Tiger Fact Sheet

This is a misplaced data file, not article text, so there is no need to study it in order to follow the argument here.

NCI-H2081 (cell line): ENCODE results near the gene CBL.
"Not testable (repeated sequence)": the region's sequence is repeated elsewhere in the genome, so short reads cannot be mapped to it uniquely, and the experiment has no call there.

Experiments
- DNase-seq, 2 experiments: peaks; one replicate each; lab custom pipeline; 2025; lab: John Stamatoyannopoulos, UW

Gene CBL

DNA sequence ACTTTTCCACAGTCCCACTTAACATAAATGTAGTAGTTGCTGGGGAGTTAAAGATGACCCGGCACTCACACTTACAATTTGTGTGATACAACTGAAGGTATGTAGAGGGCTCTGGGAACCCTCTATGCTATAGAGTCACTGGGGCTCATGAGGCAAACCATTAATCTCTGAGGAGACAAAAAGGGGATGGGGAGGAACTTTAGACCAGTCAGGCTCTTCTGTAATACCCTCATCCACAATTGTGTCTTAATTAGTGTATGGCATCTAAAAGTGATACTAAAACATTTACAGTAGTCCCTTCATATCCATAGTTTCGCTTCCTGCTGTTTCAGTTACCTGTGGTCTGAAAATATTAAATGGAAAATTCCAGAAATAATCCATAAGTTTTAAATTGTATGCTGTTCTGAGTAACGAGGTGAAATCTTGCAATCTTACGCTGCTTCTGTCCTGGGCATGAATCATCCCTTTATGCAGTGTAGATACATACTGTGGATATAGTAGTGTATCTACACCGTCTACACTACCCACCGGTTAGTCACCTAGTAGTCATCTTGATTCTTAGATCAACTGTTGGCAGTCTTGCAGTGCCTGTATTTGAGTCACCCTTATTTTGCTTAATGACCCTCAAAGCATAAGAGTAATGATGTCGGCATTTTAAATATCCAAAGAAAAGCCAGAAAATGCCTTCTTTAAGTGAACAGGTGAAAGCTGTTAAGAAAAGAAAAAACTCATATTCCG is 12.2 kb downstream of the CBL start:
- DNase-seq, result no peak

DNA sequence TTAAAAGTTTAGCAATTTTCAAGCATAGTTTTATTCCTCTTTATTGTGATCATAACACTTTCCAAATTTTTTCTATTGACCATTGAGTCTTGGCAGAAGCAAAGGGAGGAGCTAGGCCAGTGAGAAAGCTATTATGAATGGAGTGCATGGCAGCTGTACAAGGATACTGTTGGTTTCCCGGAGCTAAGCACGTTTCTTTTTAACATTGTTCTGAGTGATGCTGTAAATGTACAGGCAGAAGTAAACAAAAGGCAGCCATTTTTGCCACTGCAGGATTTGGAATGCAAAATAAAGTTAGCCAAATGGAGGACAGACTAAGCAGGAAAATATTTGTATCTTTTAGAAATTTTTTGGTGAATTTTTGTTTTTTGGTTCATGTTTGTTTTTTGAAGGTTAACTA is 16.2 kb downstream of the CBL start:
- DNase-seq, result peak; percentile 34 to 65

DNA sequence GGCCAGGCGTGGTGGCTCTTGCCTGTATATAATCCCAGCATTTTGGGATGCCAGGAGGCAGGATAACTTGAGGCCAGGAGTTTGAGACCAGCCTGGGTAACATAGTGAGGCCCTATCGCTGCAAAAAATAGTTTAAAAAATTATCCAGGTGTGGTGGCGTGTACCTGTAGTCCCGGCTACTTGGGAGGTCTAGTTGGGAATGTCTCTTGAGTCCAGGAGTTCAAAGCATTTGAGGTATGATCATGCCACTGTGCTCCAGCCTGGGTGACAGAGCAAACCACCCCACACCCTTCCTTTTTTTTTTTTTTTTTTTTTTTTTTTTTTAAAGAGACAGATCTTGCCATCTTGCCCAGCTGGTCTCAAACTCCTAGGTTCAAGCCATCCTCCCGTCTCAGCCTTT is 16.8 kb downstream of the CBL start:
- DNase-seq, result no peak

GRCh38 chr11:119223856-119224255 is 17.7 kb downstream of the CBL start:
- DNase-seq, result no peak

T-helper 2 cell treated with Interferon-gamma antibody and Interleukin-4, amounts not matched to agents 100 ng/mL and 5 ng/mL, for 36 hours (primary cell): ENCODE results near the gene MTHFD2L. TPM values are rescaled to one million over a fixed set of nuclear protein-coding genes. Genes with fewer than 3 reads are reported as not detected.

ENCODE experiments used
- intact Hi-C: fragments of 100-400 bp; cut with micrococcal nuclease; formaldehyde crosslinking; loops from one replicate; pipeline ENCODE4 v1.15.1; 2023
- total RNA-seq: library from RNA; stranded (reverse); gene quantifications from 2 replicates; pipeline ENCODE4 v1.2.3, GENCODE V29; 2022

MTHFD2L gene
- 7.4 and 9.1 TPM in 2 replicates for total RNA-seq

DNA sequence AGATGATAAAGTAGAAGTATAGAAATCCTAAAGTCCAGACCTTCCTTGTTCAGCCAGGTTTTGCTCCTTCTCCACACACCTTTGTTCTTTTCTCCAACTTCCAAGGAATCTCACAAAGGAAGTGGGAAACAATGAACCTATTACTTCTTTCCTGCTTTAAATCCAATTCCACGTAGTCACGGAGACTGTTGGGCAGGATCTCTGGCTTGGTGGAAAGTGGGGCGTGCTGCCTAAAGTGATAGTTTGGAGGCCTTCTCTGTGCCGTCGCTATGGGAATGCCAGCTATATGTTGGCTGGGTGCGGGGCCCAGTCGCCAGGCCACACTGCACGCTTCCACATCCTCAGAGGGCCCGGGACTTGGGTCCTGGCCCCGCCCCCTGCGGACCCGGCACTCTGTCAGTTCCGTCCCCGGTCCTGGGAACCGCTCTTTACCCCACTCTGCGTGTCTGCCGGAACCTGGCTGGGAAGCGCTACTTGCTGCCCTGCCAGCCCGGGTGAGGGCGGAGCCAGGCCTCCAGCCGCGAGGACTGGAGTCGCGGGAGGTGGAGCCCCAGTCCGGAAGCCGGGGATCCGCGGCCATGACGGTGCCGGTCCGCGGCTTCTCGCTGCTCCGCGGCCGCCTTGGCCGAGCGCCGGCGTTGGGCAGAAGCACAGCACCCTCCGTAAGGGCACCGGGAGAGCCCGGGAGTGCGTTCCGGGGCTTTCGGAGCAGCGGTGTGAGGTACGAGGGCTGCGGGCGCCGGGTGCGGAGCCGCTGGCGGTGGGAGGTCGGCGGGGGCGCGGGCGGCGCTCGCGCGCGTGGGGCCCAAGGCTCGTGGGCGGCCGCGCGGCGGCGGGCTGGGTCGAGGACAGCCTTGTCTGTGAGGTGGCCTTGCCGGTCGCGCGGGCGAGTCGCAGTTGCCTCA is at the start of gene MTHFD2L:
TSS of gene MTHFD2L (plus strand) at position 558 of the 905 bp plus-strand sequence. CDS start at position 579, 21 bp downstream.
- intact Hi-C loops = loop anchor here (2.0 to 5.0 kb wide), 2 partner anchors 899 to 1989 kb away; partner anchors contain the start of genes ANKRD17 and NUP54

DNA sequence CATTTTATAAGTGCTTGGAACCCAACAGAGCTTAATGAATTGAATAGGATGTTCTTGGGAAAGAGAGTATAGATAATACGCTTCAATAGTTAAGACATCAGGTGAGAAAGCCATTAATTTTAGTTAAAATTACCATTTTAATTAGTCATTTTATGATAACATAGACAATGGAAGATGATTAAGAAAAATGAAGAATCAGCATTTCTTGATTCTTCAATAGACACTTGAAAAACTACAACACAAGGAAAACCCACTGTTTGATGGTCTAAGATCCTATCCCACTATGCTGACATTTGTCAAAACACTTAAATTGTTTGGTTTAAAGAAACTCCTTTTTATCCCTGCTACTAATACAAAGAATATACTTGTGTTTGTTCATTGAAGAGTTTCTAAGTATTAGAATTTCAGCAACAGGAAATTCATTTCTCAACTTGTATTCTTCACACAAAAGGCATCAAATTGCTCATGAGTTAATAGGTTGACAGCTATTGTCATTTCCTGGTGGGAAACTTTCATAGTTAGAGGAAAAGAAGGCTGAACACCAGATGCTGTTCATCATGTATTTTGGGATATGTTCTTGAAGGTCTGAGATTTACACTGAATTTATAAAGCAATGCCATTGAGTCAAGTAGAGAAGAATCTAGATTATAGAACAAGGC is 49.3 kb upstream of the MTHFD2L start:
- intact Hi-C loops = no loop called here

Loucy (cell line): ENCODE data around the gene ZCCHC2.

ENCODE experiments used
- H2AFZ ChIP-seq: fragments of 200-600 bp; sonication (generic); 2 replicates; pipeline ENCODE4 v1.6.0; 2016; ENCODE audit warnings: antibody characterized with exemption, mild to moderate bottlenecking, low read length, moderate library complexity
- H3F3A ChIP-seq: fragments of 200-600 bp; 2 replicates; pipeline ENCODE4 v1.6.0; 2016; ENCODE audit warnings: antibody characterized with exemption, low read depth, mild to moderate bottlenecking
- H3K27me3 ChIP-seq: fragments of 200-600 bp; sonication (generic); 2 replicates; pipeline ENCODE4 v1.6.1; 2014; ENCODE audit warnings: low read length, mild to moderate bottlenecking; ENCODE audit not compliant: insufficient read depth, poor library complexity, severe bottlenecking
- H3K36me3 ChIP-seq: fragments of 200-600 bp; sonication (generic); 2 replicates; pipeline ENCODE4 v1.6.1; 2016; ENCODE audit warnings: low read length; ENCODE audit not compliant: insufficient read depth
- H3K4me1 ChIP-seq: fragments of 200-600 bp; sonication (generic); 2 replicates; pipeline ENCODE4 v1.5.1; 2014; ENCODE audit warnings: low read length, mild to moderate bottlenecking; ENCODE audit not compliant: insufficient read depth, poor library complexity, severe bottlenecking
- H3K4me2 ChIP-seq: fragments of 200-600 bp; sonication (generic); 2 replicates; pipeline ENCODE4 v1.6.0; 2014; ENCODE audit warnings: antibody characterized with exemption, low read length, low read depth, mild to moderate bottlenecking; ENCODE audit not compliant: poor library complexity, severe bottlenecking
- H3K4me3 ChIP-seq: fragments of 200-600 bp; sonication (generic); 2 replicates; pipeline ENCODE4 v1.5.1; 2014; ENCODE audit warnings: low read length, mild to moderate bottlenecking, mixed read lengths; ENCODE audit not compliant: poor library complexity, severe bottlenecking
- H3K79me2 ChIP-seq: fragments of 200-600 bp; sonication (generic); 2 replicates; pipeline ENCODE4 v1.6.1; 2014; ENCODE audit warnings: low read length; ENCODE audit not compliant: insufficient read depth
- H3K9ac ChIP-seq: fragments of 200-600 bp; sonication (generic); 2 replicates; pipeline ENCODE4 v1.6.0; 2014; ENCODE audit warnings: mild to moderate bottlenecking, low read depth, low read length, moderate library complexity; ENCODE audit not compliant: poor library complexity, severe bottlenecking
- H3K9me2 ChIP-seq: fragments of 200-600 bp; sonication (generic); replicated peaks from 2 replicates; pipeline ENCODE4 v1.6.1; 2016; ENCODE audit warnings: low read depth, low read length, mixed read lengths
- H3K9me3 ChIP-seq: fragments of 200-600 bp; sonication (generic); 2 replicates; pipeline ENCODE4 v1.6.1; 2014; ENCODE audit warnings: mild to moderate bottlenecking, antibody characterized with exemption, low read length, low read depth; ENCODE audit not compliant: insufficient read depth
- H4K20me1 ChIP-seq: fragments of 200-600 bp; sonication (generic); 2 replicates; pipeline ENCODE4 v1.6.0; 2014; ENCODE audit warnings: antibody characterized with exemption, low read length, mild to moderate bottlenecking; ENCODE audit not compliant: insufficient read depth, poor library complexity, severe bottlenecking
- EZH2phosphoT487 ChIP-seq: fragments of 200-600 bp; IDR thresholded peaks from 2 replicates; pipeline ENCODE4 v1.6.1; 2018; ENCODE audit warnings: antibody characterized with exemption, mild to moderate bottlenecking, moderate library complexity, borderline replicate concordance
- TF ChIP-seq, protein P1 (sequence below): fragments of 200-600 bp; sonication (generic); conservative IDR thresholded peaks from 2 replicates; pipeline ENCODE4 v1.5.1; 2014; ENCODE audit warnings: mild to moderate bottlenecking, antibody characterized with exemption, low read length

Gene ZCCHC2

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     T   i  g  e  r   T   i  m  e      A  n   i  m  a   l    F  a  c  t   S   h  e  e  t   C  r  i  t  i c  a  l  l  y   E  n d  a  n g  e  r e d  60 years ago 100,000 tigers roamed wild in Asia. Today, it is estimated that fewer than 3,200 tigers survive in the wild. The Royal Bengal Tiger Panthera tigris tigris - c. 1,700 left in the wild  The Indochinese Tiger Panthera tigris corbetti - c. 1000 left in the wild - none have been seen in China since 2007 The Amur Tiger Panthera tigris altaica - c. 450 left in the wild  The South China Tiger Panthera tigris amoyensis - c.20 left in the wild  The Sumatran Tiger Panthera tigris sumatrae - c.400 left in the wild  The Caspian, Javan and Balinese Tiger are all EXTINCT Tigers can live up to 15 years in the wild.Males can weigh up to 300kg and reach 1m at the shoulder. The Amur Tiger - the largest of the tiger family - can measure up to 3m from its nose to the tip of its tail. In the natural world the tiger is an apex predator - its only predator is man. Threats to tiger survival include: Loss of habitat . The staggering growth in the human population throughout the tiger’s range countries means less and less space for the tiger and the depletion of its prey forcing it into conflict with humans. Hunting.  In the first half of the 20th Century hunting for trophies and as a form of pest control, devastated  tiger numbers. It wasn’t until the 1970s that hunting was made illegal in India. Poaching. The demand for tiger parts for trophies and  traditional Chinese medicine is driving the tiger to the brink of extinction. Tigers are territorial and generally solitary.Males have large territories (marked with urine and scent) of about 24 sq km, three times larger than  the females, and may include the territories of several females. He alone will mate with each of the females in his territory. A male may kill cubs that have been fathered by other tigers so that he can mate with the female to produce his own offspring.Cubs learn from their mothers and make their first solo kill at about 18 months. But they often stay with her until they are about two and a half.Tigers reach maturity for breeding at four years old.In hot countries cubs are born throughout the year. In cold regions, they are born in the spring.Pregnancy (gestation) lasts c.4 months. Cubs are usually born in a den or cave or thick undergrowth.An average of 3-4 cubs are born in a litter but it is rare for them all to survive the first year. Age - Height - Weight Predators and ThreatsFamily LifeName and Populations  Local people must be encouraged to protect tigers by being given the opportunity to benefit financially from wildlife - tourism is often used for this purpose.Brave and dedicated rangers often risk their lives patrolling protected tiger areas to fight the war against poaching.Anti-poaching costs are high, funds are severely limited, with many tiger range states relying on overseas funding.A summit was held in St Petersburg in 2010 bringing  together the heads of the 13 tiger range states in an attempt to save the tiger from extinction and to double tiger numbers by 2020.Hoards of tiger skins and body parts are regularly seized by the authorities and conservation organizations en route to markets in the Far East and around the world.Education programmes, conservation projects, public awareness campaigns, research and co-operation with tiger countries to establish national parks are all measures being taken.   Poaching is a highly organized criminal and violent business. Tigers are poached for their fur, bones and organs (which are sold as delicacies in restaurants) or used in traditional medicines and as status symbols and lucky charms.Tigers are often caught in steel leg traps leading to a very slow and painful death. Poison and guns are also used.Despite substantial conservation efforts, poaching continues.If poaching continues at the current rate some experts predict that tigers may be extinct in the wild within 20 years. CharacteristicsAnti-PoachingPoachingThe Tiger Trade * Anti-poaching is essential but the key is to stop the  trade in tiger parts.* Trade in tigers is illegal under international law, yet it  thrives in the black markets, primarily in the Far East.* Corruption in law enforcement, lack of experience and manpower, inadequate funding and lack of political support means that the trade continues largely unhindered.* Tiger farming is an horrific part of the illegal tiger trade.* Tiger parts are used in traditional Chinese medicines as treatments for rheumatism and devil possession.* Despite the Far Eastern belief, tiger bones contain no medicinal properties.* The Chinese custom ‘jinbu’ (in which they believe  that eating tigers gives you their strength and ferocity) accounts for many tiger deaths.* An increasingly affluent Asia means more people can afford tiger products and want them as status symbols.    T   h  e    k   i   l   l   i  n  g    M   U   S   T   s   t  o  p   ! Tigers live in a variety of habitats from tropical and evergreen forests, woodlands and mangrove swamps  to grasslands and rocky country.They are the largest of the big cats.Unlike other species of cats, tigers are good swimmers and readily enter water.They have thick striped fur. Colour and markings vary between the sub-species but most have over 100 stripes. No two tigers have the same stripe patterns.Tigers hunt mainly at night, preying on a variety of species from large buffalo and deer to birds and porcupines. Tigers hunt alone (unless they are teaching their cubs) - only about one in ten attacks result in a kill. Old or sick tigers - or those living close to encroaching human populations - may become man-eaters as humans are easy prey. Given space tigers breed exceptionally well.    TigerTime and the David Shepherd Wildlife Foundation’s role in conserving the tiger:For over 50 years, David Shepherd and DSWF have been funding tiger projects in Asia and the Russian Far East. * TigerTime is helping to reduce poaching in the Russian Far East. In the 1990s, when the Amur tiger population fell to under 100, DSWF worked to increase their number to over 400 in the wild saving them from certain extinction.* TigerTime and DSWF’s support in Russia also funds important awareness and education programmes that help people understand  the importance of protecting the tiger and its wild habitat. * Working in India in Kaziranga National Park, Assam, DSWF is helping to protect one of India’s highest densities of tigers in the wild through anti-poaching programmes, wildlife crime monitoring, education and research.* In Thailand, Cambodia and Myanmar nearly 70% of villagers participating in the alternative income generating scheme no longer resort to poaching for a living. Together with enforcement  training and anti-poaching the scheme is helping to save the tiger and other wildlife species. * TigerTime and DSWF have equipped and trained forest officers fighting to save the tiger in the Sunderbans Reserve, home to about 12% of India’s surviving tigers.* TigerTime and DSWF funds enforcement training and community projects to secure the future of Thailand’s wild tiger population in Thap Lan. National Park. * Through the Asian Conservation Awareness Programme TigerTime and DSWF is successfully persuading millions of consumers of tiger parts and other wildlife products to find alternatives.* TigerTime supports Lyuti - an Amur tiger orphaned by poachers and too badly injured to fend for himself. By adopting Lyuti you can help support him and his cousins in the wild.  Join TigerTime today and help save the tiger.For more information see: www.tigertime.infoEmail:      P   h  o   t  o  s  c  o  u  r   t  e  s  y  o   f  :    M   i  c   h  a  e   l    V   i  c   k  e  r  s ,    G   l  o   b  a   l    S  u  r  v   i  v  a   l    N  e   t  w  o  r   k ,    P   h  o  e  n   i  x   F  u  n   d ,    F   i  r  o  z   A   h  m  e   d ,    F   R   E   E   L   A   N   D   a  n   d   t   h  e   R  o  y  a   l    T   h  a   i    P  o   l   i  c  e